Daggers used as utility knives

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Daggers used as utility knives

Postby Vino » 29 Nov 2014 15:50

Would someone wearing a dagger also carry a utility/eating knife or did they just use their dagger? Did medieval people distinguish between daggers and knives?
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Re: Daggers used as utility knives

Postby Monzambano » 29 Nov 2014 16:32

The 16th C Swiss or Holbein Dagger had a set of eating utensils integrated into the scabbard - so by that time, dagger proper and eating utensils are clearly diverging.

http://collections.vam.ac.uk/item/O93197/holbein-dagger-dagger-sheath-and-unknown/
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Re: Daggers used as utility knives

Postby tea » 29 Nov 2014 20:45

You see lots of examples of larger knives with companion blades, which point to small utility knives still being useful. I also seem to recall that we see both lots of small knives and lots of larger seaxes/weapon-sized knives in Norse graves, and generally you'll see both, not just one - which again points to using them as separate tools.

From a practical level, a dagger is a very different tool to a small eating knife. They serve quite different purposes, and trying to do fine work with a long rondel or bollock dagger is impractical. 10" of blade makes for a very poor utility knife. So my guess is that small knives were absolutely standard as companions to larger blades, used for fine tasks like eating or trimming or whatever.
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Re: Daggers used as utility knives

Postby Vino » 29 Nov 2014 23:18

I see. I'm having some trouble understanding the role of daggers in the Middle Ages, as the sidearm role is already filled by the sword. Was the dagger sort of a sidearm to the sidearm? I know in some medieval cities it was illegal for common people to carry swords but that can't have been the only reason daggers existed.
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Re: Daggers used as utility knives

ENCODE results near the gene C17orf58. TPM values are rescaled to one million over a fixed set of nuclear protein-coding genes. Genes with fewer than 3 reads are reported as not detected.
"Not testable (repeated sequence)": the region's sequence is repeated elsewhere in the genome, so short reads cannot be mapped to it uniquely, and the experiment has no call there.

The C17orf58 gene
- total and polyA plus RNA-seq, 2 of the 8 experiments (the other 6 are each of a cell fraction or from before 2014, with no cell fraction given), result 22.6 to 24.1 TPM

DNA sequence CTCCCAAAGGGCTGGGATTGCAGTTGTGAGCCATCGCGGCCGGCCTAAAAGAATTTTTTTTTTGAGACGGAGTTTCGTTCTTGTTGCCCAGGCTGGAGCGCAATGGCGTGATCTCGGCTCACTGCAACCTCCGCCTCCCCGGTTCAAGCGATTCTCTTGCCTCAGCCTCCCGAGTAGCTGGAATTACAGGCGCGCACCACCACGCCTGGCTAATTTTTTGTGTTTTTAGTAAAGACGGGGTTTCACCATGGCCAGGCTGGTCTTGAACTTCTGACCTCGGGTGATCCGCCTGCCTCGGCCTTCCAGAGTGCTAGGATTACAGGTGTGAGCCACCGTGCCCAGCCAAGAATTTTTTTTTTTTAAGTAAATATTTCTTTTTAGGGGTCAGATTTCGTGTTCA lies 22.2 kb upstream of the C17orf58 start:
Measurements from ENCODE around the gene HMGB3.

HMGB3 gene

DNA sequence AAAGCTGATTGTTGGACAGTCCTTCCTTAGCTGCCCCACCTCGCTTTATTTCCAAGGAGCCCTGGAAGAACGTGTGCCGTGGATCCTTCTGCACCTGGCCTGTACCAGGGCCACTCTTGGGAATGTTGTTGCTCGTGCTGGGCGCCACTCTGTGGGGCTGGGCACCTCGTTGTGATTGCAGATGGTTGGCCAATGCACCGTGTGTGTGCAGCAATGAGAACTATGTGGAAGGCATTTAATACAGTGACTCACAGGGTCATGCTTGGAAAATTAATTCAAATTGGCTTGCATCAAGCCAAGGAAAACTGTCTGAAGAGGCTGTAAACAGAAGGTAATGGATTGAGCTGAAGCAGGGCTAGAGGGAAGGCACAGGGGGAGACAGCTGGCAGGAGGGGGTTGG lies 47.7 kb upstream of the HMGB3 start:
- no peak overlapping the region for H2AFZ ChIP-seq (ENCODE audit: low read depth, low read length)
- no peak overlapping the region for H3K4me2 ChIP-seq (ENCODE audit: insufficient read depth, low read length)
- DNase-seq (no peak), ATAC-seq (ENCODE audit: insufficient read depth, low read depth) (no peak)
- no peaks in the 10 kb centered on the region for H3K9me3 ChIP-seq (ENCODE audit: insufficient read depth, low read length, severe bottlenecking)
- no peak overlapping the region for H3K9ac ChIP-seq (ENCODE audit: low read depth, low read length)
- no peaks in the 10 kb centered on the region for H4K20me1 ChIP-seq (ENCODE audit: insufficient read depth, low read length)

Postby tea » 30 Nov 2014 01:18

A sword is 2-3lbs and 3-4ft of steel. That's quite bulky in day to day life, when you might need it only rarely. Carrying a dagger is much more convenient, and it's still an effective weapon if you need one. In sufficiently close quarters it can even be a better weapon than a sword.

On the battlefield, it's lightweight, easy to carry, and stays out of the way well. You might not carry a sword because you're already handling a lot of items, or you might find it gets in the way, or you might just not have time to draw it - but a dagger is fast to draw, precise, and can kill easily enough. The precision is another key aspect - because a dagger is shorter, it's easier to place the point exactly where you want it, which is exploited regularly in armoured fighting.

Oh, and finally it would probably be significantly cheaper than a sword.
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Re: Daggers used as utility knives

Postby Vino » 01 Dec 2014 14:24

Image

I'm somewhat puzzled by this picture, I thought rondel daggers were used point-down and thus worn at the right hip, but this picture shows merchants all wearing rondel daggers on their left hips as if to draw them like a sword.
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Re: Daggers used as utility knives

Postby Monzambano » 01 Dec 2014 23:53

Are you sure the picture is not mirror-image? I would not hold my tool like that..
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Re: Daggers used as utility knives

Postby Vino » 02 Dec 2014 00:41

Monzambano wrote:Are you sure the picture is not mirror-image? I would not hold my tool like that..


Of course! I can't believe I didn't realize that.
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Re: Daggers used as utility knives

Postby OK » 03 Dec 2014 06:23

The image is not reversed. Look to the jackets.

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Re: Daggers used as utility knives

Postby tea » 03 Dec 2014 11:14